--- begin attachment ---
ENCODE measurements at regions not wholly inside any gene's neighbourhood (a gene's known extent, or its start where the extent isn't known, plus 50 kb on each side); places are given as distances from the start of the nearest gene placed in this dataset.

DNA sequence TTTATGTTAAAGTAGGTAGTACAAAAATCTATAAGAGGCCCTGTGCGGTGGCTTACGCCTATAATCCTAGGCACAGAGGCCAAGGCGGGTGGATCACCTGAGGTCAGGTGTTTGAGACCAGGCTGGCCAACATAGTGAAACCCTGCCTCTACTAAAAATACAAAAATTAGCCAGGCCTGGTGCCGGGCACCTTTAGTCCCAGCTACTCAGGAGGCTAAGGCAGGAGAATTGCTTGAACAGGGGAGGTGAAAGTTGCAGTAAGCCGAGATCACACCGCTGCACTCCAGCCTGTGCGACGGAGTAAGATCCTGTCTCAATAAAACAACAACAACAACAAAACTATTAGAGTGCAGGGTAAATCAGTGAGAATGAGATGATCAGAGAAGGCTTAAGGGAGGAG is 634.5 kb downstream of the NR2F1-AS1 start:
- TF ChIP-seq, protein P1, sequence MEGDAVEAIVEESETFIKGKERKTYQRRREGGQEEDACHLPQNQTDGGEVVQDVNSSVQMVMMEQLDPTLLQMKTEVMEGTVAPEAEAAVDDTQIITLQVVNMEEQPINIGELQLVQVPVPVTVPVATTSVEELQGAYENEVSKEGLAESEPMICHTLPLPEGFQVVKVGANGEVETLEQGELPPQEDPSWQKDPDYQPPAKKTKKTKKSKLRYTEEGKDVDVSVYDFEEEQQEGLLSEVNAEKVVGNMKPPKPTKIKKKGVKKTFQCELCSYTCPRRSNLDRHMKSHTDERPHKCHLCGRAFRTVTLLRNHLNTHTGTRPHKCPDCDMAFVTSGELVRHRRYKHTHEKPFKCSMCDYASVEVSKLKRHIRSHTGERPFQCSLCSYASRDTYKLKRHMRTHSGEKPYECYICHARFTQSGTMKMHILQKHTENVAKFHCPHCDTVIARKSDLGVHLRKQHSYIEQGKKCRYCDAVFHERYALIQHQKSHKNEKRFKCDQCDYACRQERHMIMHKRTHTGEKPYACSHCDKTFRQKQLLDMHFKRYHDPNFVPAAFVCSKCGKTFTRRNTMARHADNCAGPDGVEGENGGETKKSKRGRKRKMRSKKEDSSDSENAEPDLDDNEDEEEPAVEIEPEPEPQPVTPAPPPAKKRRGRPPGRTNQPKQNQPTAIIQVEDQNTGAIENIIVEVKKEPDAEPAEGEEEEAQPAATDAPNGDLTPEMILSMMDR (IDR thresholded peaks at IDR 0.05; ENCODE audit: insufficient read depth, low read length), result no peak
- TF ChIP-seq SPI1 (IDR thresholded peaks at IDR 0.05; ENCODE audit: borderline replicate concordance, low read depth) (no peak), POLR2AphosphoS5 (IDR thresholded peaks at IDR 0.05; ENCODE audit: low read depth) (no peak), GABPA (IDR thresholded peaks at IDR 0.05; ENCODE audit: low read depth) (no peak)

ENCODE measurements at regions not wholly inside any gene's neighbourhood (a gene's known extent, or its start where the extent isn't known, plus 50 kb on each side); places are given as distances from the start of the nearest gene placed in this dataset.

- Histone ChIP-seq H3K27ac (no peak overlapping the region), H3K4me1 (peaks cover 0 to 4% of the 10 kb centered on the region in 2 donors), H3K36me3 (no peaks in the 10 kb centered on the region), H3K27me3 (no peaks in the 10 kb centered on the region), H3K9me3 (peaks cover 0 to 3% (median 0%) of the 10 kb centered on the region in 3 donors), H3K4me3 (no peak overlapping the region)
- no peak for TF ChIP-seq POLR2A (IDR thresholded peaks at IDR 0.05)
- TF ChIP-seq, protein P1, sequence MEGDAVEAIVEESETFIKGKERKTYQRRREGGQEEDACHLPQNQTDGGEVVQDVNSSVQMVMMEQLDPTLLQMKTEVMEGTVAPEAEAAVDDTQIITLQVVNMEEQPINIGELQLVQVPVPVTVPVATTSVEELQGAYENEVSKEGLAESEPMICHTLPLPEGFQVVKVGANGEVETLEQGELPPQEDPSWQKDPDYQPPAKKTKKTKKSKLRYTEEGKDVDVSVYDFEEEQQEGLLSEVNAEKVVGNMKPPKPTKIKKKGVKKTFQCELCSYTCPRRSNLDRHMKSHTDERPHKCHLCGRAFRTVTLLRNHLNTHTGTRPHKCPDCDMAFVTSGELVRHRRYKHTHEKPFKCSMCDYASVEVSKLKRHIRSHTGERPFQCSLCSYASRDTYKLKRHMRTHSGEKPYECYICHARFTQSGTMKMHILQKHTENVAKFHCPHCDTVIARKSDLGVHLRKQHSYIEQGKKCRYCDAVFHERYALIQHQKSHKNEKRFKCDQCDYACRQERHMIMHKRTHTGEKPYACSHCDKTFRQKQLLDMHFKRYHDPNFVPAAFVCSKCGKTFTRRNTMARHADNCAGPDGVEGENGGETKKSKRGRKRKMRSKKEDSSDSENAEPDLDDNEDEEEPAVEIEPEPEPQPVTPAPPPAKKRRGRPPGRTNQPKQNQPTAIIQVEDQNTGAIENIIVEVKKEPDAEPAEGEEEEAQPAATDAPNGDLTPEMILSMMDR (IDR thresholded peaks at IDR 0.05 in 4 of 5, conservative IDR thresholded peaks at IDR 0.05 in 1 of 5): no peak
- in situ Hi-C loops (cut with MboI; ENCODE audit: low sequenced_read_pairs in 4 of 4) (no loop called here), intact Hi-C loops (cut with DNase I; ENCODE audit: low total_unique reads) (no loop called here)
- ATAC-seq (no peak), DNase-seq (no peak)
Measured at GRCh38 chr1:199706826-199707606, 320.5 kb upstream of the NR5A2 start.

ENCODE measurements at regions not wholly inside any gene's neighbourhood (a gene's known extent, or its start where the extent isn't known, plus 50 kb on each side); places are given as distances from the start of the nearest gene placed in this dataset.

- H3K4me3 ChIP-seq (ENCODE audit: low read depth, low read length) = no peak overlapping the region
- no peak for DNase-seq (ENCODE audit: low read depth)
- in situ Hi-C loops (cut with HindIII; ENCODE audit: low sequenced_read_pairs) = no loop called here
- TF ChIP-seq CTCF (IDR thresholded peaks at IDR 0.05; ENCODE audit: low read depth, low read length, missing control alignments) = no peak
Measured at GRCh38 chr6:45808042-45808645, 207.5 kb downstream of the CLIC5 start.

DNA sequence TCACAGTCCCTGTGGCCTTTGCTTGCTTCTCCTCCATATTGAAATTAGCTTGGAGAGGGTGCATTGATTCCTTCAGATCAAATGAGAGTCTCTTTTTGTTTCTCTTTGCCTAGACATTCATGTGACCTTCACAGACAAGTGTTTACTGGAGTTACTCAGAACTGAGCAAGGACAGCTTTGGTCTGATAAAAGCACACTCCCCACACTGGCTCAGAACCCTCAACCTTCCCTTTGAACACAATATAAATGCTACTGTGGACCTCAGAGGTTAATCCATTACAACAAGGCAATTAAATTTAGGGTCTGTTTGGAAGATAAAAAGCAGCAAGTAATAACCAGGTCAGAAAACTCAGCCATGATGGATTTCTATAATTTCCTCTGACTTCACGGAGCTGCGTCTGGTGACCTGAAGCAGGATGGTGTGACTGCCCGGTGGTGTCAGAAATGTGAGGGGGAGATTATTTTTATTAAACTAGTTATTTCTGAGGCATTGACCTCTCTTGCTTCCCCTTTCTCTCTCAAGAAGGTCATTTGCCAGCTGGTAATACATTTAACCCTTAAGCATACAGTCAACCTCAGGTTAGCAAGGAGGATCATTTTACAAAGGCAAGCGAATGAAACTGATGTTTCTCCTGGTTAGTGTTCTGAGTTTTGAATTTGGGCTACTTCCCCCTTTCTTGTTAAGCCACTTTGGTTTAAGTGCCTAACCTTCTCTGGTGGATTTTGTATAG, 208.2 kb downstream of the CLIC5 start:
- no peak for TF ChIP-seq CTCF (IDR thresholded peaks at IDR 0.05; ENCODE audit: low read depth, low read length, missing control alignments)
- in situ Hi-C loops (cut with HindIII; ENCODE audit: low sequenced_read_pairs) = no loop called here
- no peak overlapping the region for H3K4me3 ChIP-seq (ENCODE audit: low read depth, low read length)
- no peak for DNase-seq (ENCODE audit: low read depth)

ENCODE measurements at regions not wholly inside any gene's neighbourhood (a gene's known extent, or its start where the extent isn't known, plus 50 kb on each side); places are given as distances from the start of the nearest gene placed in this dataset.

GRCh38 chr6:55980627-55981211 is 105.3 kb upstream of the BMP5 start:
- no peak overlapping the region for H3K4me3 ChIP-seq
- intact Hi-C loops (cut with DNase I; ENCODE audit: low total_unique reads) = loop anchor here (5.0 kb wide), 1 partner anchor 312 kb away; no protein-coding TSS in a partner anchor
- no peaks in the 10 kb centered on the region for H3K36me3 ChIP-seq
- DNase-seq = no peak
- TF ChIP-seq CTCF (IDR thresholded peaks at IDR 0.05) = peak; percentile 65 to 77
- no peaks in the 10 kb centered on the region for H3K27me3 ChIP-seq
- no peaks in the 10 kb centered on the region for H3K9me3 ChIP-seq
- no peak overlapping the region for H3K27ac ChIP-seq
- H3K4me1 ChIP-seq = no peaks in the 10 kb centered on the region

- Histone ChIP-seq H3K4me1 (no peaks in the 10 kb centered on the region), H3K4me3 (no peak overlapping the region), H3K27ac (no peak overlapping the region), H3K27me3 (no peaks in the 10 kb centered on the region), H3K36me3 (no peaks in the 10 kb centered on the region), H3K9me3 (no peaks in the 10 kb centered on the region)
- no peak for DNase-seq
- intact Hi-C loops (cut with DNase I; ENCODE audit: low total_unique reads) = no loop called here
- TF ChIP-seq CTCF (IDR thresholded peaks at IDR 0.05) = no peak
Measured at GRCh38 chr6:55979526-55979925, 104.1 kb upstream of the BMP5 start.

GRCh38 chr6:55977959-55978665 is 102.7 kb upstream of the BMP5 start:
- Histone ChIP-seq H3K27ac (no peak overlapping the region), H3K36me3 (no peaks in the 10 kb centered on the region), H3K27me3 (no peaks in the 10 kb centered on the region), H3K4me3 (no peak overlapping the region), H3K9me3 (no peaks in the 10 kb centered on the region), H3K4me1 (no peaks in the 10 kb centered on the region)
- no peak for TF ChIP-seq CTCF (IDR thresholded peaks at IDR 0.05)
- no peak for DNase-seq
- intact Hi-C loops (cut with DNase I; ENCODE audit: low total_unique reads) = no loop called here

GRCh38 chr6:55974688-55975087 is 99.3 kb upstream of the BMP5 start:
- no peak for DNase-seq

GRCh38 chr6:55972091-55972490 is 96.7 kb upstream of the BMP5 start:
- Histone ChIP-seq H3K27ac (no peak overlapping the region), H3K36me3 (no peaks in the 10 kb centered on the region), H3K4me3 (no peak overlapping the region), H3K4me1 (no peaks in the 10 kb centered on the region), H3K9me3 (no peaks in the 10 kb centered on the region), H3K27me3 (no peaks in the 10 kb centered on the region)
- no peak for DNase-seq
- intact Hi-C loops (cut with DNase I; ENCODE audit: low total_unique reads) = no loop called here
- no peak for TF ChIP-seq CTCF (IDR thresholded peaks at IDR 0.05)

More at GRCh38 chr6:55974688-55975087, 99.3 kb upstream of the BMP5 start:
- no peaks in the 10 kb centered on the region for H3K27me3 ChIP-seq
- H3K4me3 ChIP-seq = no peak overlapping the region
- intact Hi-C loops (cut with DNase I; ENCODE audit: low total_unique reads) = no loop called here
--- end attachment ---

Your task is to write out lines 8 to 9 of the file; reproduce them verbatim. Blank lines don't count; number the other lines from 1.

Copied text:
- TF ChIP-seq, protein P1, sequence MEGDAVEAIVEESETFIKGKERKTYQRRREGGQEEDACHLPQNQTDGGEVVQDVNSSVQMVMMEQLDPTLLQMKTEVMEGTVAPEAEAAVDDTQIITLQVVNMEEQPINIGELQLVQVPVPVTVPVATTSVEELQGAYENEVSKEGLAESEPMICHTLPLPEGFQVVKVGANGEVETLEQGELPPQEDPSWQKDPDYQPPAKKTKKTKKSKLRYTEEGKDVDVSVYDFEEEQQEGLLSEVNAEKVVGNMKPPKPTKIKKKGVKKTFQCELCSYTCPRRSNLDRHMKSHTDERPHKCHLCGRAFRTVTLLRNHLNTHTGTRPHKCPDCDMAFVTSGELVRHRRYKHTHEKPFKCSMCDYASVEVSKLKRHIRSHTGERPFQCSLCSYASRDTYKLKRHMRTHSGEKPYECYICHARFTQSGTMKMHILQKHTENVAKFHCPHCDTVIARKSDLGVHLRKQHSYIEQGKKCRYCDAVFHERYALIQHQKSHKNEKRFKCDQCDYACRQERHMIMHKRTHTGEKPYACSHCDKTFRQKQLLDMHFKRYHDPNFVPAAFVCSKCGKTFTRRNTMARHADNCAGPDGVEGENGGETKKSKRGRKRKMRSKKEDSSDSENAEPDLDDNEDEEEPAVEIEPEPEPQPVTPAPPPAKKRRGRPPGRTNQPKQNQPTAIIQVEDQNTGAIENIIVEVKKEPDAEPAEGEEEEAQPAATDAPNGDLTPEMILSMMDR (IDR thresholded peaks at IDR 0.05 in 4 of 5, conservative IDR thresholded peaks at IDR 0.05 in 1 of 5): no peak
- in situ Hi-C loops (cut with MboI; ENCODE audit: low sequenced_read_pairs in 4 of 4) (no loop called here), intact Hi-C loops (cut with DNase I; ENCODE audit: low total_unique reads) (no loop called here)